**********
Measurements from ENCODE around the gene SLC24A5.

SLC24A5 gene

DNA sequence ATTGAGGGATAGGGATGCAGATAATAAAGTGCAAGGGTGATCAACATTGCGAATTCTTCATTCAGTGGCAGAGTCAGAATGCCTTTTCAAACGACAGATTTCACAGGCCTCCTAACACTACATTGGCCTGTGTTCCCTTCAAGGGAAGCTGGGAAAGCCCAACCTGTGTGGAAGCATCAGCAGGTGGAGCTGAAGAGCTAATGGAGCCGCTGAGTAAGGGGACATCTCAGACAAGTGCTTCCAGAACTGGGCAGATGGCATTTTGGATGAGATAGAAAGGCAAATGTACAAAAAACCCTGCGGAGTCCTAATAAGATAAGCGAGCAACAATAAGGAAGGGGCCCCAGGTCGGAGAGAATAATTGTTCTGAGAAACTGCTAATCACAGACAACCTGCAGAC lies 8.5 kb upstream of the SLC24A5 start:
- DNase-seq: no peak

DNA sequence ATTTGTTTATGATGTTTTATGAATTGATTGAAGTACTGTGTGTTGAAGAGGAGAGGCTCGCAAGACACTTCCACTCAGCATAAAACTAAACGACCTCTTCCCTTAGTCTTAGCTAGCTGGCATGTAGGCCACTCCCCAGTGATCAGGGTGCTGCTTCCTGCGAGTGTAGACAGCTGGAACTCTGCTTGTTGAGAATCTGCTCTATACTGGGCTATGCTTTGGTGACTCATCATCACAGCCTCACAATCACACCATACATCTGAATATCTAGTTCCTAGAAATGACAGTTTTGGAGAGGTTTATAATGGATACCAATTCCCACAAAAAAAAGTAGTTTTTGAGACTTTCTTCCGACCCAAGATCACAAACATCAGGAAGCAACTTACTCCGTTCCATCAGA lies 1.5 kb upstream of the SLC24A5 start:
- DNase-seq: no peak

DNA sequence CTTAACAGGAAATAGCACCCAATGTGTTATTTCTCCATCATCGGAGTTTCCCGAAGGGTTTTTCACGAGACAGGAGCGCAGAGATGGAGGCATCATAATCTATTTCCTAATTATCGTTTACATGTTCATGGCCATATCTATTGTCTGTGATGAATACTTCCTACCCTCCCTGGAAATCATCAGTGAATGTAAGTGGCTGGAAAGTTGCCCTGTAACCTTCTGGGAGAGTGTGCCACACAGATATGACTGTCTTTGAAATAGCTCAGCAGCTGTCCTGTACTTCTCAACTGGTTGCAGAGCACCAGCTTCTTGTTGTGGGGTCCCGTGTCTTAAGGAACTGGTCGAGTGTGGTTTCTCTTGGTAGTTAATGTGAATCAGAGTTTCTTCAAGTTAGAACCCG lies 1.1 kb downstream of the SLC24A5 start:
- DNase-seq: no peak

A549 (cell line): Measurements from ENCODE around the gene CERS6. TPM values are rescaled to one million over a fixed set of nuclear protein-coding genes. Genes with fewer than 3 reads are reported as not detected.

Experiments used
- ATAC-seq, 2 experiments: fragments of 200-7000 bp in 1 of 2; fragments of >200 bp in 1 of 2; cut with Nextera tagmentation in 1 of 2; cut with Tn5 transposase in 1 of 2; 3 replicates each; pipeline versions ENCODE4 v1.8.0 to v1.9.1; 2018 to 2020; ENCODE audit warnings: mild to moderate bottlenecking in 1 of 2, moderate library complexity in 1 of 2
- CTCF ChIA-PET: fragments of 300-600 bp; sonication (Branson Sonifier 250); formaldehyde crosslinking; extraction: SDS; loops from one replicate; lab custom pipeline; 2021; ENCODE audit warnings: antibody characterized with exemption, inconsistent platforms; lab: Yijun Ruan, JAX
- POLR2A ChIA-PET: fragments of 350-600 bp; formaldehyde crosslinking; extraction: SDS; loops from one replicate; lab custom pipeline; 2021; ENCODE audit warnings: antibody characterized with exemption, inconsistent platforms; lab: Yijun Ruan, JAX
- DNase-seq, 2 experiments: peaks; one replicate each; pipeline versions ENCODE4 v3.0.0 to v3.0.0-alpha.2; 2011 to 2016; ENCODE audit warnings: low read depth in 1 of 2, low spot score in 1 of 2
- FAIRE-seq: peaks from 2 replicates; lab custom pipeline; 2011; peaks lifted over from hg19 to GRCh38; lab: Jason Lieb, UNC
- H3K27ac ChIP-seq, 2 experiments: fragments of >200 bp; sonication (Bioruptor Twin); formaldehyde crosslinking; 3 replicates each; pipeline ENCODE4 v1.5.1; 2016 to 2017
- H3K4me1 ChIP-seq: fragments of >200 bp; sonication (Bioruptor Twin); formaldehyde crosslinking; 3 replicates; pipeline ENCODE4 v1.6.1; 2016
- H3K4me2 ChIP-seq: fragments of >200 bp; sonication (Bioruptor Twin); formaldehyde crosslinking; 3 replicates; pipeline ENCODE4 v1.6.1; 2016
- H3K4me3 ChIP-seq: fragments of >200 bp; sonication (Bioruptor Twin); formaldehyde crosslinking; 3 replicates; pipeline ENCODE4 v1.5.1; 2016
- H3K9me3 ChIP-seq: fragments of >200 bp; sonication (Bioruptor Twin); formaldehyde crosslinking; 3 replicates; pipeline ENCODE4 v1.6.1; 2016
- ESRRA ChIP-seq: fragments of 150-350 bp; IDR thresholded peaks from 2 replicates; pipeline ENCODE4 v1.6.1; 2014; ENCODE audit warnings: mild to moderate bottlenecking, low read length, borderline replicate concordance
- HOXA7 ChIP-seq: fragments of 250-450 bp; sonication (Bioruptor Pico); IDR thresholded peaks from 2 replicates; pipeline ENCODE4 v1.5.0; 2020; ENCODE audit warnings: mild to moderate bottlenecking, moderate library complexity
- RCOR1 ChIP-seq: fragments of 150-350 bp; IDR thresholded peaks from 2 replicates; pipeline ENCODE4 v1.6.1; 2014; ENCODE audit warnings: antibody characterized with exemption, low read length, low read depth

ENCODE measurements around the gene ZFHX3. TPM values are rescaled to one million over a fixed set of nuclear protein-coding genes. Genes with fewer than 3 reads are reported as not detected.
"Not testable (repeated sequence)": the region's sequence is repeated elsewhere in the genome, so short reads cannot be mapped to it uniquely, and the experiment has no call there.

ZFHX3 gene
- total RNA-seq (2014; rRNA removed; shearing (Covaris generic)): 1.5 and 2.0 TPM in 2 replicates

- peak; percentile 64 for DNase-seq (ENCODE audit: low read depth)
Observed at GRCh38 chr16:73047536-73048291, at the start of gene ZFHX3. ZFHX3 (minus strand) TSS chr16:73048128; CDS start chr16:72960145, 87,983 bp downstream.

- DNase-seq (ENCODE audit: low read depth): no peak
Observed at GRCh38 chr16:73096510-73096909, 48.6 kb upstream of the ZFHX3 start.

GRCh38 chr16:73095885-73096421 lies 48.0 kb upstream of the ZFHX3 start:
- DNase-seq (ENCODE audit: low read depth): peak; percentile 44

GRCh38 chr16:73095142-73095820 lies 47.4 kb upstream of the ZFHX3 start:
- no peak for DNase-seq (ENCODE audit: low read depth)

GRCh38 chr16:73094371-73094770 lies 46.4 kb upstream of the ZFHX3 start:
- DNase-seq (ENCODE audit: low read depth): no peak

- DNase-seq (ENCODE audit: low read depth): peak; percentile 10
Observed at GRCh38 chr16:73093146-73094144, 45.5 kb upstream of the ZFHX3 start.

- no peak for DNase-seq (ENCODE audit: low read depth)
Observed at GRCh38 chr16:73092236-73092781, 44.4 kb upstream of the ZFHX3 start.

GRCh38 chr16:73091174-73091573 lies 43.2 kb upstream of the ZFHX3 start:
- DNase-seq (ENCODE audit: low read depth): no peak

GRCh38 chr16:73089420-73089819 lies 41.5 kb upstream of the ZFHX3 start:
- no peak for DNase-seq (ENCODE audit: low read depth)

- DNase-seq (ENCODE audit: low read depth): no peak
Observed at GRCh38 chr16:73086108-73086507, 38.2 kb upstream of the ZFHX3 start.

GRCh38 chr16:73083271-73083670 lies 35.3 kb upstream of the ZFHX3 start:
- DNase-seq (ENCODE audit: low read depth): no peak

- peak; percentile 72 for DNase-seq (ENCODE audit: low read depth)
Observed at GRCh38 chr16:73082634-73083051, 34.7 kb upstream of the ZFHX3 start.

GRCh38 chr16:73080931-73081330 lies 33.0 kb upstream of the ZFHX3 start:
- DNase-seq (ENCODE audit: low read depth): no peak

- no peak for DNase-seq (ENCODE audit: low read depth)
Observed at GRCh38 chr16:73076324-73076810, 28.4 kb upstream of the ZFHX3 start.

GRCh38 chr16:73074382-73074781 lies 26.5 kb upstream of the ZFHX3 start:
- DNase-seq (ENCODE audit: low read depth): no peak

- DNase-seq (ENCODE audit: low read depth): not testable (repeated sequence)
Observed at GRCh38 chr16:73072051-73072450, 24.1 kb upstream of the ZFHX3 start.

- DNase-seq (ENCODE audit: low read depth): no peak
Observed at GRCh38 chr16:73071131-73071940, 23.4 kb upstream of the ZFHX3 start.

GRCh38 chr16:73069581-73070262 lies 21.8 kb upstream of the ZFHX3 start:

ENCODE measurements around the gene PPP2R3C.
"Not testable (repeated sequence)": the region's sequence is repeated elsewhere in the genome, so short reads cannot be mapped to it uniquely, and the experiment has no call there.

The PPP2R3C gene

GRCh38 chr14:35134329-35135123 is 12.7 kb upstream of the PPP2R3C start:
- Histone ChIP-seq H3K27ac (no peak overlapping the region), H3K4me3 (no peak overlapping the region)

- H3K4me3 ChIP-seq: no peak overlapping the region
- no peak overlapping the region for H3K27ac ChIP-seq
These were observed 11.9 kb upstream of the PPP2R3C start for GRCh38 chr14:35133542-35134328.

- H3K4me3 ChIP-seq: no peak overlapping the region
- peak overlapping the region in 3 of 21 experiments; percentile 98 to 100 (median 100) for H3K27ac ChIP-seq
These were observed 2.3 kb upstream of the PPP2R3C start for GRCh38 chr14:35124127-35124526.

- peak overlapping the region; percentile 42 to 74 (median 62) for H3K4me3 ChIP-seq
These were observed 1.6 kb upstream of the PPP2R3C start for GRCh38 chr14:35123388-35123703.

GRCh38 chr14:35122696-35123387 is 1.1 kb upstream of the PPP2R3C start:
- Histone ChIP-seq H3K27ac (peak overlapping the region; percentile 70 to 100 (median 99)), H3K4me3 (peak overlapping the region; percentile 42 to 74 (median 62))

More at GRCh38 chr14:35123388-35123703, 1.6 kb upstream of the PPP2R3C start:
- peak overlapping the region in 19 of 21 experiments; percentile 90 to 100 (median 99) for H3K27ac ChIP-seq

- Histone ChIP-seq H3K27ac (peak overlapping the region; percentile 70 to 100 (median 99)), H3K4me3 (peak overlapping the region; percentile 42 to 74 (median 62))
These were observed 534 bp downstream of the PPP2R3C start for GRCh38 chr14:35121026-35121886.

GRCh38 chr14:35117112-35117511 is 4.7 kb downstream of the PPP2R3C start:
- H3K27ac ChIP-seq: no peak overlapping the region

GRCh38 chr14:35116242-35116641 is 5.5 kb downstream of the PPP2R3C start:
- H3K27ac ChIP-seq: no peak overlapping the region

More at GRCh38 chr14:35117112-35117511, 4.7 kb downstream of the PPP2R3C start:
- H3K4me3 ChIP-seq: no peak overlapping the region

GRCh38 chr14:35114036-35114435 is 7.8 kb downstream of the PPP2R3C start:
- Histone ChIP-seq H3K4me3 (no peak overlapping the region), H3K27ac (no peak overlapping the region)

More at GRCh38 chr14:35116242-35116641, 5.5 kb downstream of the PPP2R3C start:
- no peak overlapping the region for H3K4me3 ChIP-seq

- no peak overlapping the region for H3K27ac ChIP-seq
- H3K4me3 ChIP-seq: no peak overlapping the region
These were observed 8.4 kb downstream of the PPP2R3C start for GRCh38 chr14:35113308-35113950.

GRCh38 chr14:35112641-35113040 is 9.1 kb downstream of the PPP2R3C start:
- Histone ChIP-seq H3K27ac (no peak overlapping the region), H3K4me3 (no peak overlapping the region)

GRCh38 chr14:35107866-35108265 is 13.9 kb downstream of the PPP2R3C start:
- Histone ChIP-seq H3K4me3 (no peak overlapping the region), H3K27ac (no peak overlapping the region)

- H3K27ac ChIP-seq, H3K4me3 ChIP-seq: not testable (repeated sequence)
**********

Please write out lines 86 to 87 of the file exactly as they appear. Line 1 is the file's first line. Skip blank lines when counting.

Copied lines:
More at GRCh38 chr14:35117112-35117511, 4.7 kb downstream of the PPP2R3C start:
- H3K4me3 ChIP-seq: no peak overlapping the region